ICT Cabinet Secretary Dr.Fred Matiang’i addressing delegates at the 4th and Final Regional Preparatory Meeting for the World Radiocommunications Conference (WRC) 2015.African countries are meeting in Nairobi to strategize on a common position before the 2015 WRC forum in Geneva Switzerland.The meeting ends on Friday,24th July,2015.

 

African countries have this week converged in Nairobi to formulate the continent’s position on frequency spectrum matters ahead of the World Radiocommunications Conference (WRC) in November 2015.

 

This week’s gathering is the fourth and final meeting for the African region and the deliberations will be critical in advancing Africa’s interests to grow the ICT sector at the global platform.

 

Speaking at the opening ceremony, ICT Cabinet Secretary, Dr.Fred Matiang’i said that when the world meets at the WRC in Geneva in November, Africa must speak with one voice “our interest as a continent should take precedence, even as we discuss the global framework for spectrum usage.”

International Telecommunications Union (ITU) statistics indicate that Internet penetration in Africa stands at 20.7% compared to the world average of 43 percent. Further, only 10.7% of households in Africa have Internet access at home.  “We therefore need to make every effort to have more people enjoy the privileges of Internet connectivity. This calls for wider network coverage in remote parts and underdeveloped regions.  Undoubtedly, to close the existing gap will require spectrum and orbit resources, and much more in infrastructure development,” said Dr. Matiang’i.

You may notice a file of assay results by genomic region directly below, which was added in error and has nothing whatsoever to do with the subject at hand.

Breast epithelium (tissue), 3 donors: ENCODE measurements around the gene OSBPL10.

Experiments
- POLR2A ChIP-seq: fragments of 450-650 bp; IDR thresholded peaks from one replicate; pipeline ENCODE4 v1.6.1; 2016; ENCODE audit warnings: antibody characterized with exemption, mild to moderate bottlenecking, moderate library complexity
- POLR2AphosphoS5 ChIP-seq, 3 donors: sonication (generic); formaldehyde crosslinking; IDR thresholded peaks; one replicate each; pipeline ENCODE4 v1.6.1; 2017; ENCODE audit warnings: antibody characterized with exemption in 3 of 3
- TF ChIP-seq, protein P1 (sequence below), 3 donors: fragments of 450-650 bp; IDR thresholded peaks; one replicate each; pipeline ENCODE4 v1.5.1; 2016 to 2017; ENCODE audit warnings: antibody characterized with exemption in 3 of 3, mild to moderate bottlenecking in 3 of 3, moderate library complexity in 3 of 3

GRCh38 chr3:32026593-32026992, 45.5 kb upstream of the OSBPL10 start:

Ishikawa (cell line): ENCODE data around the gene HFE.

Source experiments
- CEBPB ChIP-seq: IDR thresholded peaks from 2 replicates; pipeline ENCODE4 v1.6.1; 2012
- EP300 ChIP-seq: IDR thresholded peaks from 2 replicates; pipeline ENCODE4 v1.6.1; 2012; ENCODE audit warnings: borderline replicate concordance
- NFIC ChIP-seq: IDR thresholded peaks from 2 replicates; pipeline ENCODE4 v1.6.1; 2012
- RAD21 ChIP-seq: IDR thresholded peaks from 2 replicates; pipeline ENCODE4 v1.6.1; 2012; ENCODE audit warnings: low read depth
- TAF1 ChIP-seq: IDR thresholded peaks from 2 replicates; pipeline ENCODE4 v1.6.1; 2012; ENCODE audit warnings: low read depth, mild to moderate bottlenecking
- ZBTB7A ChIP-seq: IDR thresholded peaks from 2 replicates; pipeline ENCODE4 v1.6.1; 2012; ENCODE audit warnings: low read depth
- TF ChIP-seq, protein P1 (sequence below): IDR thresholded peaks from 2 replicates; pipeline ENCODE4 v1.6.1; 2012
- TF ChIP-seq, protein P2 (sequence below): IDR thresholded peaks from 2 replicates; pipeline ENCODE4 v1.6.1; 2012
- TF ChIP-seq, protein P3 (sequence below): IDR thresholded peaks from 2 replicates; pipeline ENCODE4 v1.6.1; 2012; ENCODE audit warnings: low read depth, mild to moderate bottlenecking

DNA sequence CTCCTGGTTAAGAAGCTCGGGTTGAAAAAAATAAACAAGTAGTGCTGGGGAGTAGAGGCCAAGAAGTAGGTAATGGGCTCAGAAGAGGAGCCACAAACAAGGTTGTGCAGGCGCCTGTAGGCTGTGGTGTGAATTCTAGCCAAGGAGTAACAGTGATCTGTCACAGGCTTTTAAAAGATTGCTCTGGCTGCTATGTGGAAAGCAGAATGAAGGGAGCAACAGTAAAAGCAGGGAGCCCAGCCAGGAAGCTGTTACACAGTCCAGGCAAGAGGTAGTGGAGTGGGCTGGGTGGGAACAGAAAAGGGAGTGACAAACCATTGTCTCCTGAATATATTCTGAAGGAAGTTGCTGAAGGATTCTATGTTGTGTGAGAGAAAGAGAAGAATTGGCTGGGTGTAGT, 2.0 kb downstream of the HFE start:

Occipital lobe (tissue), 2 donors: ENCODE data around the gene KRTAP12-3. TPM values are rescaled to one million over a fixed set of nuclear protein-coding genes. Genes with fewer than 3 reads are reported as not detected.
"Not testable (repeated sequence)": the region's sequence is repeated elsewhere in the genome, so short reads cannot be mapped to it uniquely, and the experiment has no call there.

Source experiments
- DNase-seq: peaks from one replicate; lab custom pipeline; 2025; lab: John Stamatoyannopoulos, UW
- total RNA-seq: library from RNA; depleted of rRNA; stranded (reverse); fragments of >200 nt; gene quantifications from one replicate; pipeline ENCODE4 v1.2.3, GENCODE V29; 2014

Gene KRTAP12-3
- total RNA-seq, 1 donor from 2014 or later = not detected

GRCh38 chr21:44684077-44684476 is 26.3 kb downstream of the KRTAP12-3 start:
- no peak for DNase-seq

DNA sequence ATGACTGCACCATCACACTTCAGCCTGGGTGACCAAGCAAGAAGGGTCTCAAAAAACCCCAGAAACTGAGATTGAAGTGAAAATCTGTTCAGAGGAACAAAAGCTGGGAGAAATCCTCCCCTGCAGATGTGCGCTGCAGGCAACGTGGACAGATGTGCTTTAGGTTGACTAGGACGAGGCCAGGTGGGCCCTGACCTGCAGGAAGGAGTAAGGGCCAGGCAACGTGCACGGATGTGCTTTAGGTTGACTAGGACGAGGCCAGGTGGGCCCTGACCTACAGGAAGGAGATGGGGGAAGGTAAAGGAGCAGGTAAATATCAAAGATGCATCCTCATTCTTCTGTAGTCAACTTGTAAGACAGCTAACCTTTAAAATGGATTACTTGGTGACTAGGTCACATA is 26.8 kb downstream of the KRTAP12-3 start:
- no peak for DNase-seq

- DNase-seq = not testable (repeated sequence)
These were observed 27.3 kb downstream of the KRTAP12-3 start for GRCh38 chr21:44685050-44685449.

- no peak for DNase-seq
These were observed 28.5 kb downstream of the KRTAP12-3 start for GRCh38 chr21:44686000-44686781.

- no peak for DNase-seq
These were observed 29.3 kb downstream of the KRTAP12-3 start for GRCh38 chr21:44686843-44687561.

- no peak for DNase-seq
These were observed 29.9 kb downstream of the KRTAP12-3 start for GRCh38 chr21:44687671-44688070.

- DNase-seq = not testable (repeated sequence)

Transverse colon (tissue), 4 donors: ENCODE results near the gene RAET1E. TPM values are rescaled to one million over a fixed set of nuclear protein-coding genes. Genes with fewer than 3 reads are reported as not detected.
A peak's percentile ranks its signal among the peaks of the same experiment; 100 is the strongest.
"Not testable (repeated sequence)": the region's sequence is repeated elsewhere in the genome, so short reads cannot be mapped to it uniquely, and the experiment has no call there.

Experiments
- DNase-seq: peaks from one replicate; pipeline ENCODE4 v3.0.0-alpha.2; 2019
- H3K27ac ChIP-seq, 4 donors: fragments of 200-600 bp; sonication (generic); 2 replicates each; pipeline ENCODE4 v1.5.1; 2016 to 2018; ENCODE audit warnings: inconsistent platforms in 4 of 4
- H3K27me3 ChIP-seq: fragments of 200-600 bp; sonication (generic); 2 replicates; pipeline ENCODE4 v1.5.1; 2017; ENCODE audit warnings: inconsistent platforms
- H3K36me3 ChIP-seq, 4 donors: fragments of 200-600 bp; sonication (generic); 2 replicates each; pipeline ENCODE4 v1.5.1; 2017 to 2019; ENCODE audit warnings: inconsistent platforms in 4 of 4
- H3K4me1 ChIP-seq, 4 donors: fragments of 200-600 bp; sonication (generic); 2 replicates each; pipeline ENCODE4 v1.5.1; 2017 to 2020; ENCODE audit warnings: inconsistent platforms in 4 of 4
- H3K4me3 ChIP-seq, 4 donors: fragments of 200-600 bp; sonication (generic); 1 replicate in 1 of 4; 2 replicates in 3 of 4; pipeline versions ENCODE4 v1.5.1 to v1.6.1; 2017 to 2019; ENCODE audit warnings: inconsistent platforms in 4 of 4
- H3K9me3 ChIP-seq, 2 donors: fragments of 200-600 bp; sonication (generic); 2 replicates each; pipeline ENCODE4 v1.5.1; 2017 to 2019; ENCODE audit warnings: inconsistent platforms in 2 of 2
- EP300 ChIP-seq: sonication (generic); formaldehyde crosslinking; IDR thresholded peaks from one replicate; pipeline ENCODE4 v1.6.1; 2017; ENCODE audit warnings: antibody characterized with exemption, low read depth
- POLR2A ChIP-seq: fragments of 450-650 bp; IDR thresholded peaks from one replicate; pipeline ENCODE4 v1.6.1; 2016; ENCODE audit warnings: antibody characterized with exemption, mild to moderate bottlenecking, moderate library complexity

The ITU Africa Office representative, Mr. Jean-Jacques Massima, appreciated the efforts made by African countries to migrate to the digital broadcasting platform.  He noted that it is essential that for the development of broadband mobile, the digital migration be concluded to facilitate the harmonization of the digital dividend realized in the 700MHz and 800MHz.

The Communications Authority of Kenya (CA) Director General Mr Francis Wangusi noted that, “the digital age and the radical transformations that accompany it have made profound changes in the way we use spectrum. Ultimately, it is expected of us to develop dynamic spectrum policies that will open new avenues for systems and applications to access the radio frequency spectrum.” He further appreciated the attendance of many African countries to enable the continent have a unified front at the WRC later in the year.

 

The WRC, held every four years, is mandated to review, and, if necessary, revise the radio regulations, the international treaty governing the use of the radio-frequency spectrum.